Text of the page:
Hospitality seems to come naturally to some people. I fear that I am not one of them.
I enjoy having a friend or two over for a visit from time to time, but I’m a bit of a homebody. I like my quiet solitude at this stage of life that’s often filled with noise and busyness. When others are invited into that space, I sometimes get nervous, anxious, or stressed.
However, the Lord asks us to be hospitable. It’s a way to show Christian love. And as the wife of a pastor, it’s even more important for me to have a hospitable heart!
God is helping me, though. While it’s been a long process, He has helped me to see that there are really only a few things that guests in our home want.
But Our Home Is Outdated!
Years ago, when my husband and I were finally able to get out from under a very tiny 2 bedroom house and move into our current, larger home, we were beyond thrilled and thanking God for the real miracle He did in allowing us to move.
Then, as my more naturally hospitable husband started inviting people to our home within a month of moving in, I had a sudden dread. People would see our terribly outdated home.
Friends and acquaintances would see wood paneling from the 70s, beige walls unevenly and sloppily painted by previous owners, and polyester teal curtains that I didn’t have time to replace. The cracked pink tile in the bathroom, the wobbly wrought iron stair railing, and the peeling kitchen wall paper would certainly be all that guests would see.
And they would think that I liked the look of it all!
Pride is such a sneaky, tricky thing, isn’t it?
What Our Guests Really See
It was clearly wrong for me to make the look of my home such an idol that it would take away from my deep gratitude for the extra space and a setting in the country. We should never be ashamed of what God has blessed us with!
I knew that in my head, but I needed it in my heart. Though it took time, I had to let certain truths become anchored deep down so that I could have a heart for hospitality.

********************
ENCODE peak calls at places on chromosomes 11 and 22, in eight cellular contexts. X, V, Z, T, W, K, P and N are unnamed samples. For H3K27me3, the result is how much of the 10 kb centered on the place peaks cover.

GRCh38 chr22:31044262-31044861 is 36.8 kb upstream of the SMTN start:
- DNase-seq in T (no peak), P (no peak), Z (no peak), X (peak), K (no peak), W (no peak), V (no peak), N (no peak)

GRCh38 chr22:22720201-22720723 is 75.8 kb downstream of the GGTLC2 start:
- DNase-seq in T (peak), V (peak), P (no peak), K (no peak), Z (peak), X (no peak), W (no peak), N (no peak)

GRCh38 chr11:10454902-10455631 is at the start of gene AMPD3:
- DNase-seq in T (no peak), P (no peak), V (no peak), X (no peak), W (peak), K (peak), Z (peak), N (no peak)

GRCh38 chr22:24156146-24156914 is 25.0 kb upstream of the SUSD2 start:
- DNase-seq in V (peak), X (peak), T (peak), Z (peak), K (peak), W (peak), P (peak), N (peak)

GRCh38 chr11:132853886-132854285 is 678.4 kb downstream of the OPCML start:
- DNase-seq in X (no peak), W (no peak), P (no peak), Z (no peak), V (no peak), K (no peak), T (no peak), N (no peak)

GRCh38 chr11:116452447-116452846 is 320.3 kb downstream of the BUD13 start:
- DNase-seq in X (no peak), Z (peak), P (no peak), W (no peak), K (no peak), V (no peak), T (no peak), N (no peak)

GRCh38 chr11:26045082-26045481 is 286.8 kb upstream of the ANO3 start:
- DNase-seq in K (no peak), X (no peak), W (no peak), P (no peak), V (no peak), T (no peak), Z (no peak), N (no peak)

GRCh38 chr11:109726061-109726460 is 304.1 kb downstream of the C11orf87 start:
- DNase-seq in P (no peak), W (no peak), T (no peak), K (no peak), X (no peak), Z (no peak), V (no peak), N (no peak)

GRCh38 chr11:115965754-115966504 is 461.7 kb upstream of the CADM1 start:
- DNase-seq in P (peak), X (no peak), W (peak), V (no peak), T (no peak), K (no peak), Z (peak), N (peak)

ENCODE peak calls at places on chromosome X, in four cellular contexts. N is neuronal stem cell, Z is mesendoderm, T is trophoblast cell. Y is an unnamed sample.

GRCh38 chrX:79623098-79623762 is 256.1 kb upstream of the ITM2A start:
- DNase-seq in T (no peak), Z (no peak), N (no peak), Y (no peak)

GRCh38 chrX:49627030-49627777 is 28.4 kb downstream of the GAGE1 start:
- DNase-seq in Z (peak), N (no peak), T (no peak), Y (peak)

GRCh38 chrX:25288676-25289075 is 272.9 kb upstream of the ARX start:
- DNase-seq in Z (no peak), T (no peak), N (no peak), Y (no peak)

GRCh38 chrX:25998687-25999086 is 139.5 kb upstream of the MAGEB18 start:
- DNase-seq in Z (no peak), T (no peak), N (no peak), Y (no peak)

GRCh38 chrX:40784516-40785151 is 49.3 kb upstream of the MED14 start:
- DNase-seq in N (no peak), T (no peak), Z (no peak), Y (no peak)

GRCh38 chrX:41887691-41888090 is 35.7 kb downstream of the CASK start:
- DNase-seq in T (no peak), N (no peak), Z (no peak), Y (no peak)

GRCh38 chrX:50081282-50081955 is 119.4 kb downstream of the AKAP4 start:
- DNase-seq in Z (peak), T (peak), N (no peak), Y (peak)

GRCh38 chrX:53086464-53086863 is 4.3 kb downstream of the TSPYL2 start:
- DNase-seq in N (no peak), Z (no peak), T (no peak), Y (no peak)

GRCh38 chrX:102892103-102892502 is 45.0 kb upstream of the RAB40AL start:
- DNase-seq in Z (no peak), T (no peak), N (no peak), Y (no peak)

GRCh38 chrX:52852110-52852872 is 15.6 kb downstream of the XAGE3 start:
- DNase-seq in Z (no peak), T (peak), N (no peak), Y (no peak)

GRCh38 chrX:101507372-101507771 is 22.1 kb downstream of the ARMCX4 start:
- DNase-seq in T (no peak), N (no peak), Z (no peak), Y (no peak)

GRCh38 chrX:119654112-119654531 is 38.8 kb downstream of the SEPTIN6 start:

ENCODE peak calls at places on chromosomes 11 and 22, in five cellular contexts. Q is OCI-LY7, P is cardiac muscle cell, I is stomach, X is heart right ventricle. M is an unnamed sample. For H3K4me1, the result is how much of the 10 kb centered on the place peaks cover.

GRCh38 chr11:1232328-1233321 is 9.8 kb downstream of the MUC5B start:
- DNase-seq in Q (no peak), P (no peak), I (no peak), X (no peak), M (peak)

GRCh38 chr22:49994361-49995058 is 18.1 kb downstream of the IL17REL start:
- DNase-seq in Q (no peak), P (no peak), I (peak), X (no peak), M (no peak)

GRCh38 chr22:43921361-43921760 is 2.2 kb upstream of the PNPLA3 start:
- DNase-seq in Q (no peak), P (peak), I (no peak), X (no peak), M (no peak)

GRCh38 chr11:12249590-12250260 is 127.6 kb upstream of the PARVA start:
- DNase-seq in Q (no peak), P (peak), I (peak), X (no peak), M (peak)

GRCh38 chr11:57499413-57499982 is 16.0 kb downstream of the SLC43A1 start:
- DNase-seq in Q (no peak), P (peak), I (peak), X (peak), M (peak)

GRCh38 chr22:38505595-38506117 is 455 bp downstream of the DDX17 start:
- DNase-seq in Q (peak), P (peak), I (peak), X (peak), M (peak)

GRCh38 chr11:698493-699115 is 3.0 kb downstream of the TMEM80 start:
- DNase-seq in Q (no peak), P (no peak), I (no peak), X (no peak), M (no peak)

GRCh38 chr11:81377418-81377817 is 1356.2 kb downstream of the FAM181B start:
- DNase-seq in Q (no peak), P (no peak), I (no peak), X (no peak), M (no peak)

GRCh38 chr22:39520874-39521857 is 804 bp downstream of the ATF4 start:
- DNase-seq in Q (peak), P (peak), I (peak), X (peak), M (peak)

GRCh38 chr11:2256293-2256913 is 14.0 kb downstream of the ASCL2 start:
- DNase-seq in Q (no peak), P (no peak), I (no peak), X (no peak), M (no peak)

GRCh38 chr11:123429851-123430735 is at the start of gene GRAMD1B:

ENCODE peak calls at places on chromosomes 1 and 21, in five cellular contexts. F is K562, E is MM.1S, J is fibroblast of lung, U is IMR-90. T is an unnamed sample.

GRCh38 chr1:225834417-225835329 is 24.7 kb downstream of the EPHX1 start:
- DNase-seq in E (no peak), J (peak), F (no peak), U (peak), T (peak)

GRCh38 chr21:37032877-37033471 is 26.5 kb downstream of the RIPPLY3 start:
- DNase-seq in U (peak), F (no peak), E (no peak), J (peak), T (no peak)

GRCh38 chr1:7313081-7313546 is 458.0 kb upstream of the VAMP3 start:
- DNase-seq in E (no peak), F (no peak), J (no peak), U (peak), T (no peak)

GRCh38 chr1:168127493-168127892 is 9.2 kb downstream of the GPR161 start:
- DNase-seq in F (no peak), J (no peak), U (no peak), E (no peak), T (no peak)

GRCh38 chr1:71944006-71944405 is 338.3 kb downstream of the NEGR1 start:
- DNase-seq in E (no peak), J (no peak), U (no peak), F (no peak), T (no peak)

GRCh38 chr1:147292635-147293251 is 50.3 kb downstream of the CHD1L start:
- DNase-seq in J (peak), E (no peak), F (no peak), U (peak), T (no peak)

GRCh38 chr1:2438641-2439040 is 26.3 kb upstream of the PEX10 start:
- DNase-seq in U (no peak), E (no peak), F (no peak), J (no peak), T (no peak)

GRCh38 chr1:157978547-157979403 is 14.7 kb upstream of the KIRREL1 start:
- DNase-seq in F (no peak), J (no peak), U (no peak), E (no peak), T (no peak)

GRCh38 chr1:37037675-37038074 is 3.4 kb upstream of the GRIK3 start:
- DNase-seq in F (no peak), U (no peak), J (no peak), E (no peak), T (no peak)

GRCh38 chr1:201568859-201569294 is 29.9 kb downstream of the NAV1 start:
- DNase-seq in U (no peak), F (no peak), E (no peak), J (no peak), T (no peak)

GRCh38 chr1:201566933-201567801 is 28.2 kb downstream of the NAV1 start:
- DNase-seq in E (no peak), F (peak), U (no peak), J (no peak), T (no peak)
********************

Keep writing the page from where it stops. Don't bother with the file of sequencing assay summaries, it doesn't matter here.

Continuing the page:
The guests in our home didn’t care that our curtains weren’t to my liking.
They didn’t notice that the vinyl floor trim was peeling off.
The faux wood wall paneling from the 70s didn’t bother them.
The bathroom that needed completely remodeled wasn’t a problem.
No one cared about the peeling kitchen wallpaper that I dislike so much.
The Hospitality Our Guests Really Want
I had to hear it multiple times for my heart to be more open to hospitality, but what I heard from our guests after they’d been in our home was a thankfulness, not for the physical setting, but the love we extended.
Thoughtful, simple meals.
The singing of our children.
I can’t offer my guests elaborate place settings, precise appetizer trays, or even a semi-formal dining room. I don’t think there’s anything formal about our home. Though we’ve done some painting, replaced curtains, and even remodeled a bathroom, there’s still plenty of work to do.
But while they are in my home, I can offer them an opportunity to feel welcomed, loved, and most of all, valued.
I think that’s really the kind of hospitality we all want, isn’t it?